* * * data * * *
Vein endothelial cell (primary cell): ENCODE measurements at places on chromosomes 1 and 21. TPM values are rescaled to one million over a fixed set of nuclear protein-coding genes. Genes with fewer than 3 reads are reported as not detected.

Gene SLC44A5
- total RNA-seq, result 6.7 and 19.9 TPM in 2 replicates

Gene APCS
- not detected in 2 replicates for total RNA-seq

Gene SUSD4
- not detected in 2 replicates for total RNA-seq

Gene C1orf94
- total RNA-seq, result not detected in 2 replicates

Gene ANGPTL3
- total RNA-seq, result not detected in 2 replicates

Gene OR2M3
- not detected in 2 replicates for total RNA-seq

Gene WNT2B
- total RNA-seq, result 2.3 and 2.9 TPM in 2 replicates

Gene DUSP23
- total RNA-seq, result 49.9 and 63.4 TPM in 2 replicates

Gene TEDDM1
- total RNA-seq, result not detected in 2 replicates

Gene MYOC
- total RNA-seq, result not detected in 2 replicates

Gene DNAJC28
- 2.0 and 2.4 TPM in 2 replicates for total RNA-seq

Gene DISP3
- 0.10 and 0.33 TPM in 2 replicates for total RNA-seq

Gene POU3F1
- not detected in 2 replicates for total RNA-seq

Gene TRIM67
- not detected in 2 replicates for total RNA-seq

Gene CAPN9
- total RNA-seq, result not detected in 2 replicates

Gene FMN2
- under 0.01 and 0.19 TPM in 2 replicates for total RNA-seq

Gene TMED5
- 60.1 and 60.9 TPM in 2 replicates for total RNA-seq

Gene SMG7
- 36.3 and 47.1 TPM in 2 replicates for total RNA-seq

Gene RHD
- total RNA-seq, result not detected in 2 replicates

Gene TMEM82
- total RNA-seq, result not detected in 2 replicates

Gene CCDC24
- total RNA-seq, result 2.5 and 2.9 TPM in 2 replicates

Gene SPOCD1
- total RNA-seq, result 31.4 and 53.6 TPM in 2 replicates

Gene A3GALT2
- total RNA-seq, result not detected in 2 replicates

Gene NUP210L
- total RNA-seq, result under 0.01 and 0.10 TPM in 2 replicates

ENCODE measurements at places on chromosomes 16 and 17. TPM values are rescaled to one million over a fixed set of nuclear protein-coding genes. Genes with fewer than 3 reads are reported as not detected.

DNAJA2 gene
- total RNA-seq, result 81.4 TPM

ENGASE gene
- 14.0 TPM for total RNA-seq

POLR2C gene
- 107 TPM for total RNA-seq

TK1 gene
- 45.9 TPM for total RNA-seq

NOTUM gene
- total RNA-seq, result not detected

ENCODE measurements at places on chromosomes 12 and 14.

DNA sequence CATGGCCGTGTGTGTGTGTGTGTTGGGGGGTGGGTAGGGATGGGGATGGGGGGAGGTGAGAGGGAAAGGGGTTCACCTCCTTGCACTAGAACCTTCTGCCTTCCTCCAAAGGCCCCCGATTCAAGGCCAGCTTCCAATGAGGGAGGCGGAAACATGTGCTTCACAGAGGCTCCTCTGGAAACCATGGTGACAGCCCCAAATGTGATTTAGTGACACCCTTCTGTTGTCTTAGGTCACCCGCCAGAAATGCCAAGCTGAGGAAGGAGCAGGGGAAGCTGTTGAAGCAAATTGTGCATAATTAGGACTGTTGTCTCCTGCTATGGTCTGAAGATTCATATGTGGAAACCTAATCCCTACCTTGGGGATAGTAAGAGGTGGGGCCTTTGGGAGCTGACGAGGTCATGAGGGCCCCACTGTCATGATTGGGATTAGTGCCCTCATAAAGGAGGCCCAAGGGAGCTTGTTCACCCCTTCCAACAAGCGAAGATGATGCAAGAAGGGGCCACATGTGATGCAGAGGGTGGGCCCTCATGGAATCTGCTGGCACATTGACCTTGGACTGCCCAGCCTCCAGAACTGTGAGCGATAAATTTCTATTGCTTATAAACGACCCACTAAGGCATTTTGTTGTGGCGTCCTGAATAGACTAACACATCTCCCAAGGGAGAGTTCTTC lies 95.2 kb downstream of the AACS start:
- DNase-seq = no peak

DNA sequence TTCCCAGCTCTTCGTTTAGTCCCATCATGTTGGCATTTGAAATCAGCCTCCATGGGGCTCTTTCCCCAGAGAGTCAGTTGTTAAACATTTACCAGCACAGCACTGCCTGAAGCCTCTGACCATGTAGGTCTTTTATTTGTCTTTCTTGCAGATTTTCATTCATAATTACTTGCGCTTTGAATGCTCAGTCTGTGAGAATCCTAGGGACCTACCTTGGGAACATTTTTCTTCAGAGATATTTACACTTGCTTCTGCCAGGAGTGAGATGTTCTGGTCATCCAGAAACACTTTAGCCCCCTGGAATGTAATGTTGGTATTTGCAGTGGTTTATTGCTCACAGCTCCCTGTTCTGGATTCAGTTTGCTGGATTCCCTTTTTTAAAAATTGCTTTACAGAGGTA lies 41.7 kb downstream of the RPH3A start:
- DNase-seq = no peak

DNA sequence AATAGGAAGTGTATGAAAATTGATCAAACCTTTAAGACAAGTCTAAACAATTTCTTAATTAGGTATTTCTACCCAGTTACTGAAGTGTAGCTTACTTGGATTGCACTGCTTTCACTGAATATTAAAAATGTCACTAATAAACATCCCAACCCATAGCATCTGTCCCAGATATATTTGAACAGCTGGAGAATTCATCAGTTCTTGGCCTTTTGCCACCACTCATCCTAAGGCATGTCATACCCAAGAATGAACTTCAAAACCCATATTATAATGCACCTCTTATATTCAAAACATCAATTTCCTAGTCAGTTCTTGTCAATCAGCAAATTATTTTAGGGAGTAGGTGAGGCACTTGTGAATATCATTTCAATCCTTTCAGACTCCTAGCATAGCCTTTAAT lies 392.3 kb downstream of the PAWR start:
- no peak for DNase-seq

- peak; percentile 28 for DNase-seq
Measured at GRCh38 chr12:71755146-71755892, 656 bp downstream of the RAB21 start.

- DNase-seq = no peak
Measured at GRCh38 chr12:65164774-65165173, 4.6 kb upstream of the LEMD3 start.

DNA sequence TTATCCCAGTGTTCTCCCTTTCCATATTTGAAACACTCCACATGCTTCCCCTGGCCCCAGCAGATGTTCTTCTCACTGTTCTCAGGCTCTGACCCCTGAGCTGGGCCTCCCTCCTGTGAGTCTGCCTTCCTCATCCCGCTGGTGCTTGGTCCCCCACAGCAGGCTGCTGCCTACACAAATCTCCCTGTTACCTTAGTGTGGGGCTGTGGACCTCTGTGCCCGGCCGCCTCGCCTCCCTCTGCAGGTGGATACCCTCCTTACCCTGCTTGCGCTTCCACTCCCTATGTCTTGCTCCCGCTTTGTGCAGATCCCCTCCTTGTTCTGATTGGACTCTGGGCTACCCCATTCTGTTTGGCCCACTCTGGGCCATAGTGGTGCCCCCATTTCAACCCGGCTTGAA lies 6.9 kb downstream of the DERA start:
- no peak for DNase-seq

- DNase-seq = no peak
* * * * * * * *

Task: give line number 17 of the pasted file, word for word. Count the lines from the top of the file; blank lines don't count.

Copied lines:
- total RNA-seq, result 49.9 and 63.4 TPM in 2 replicates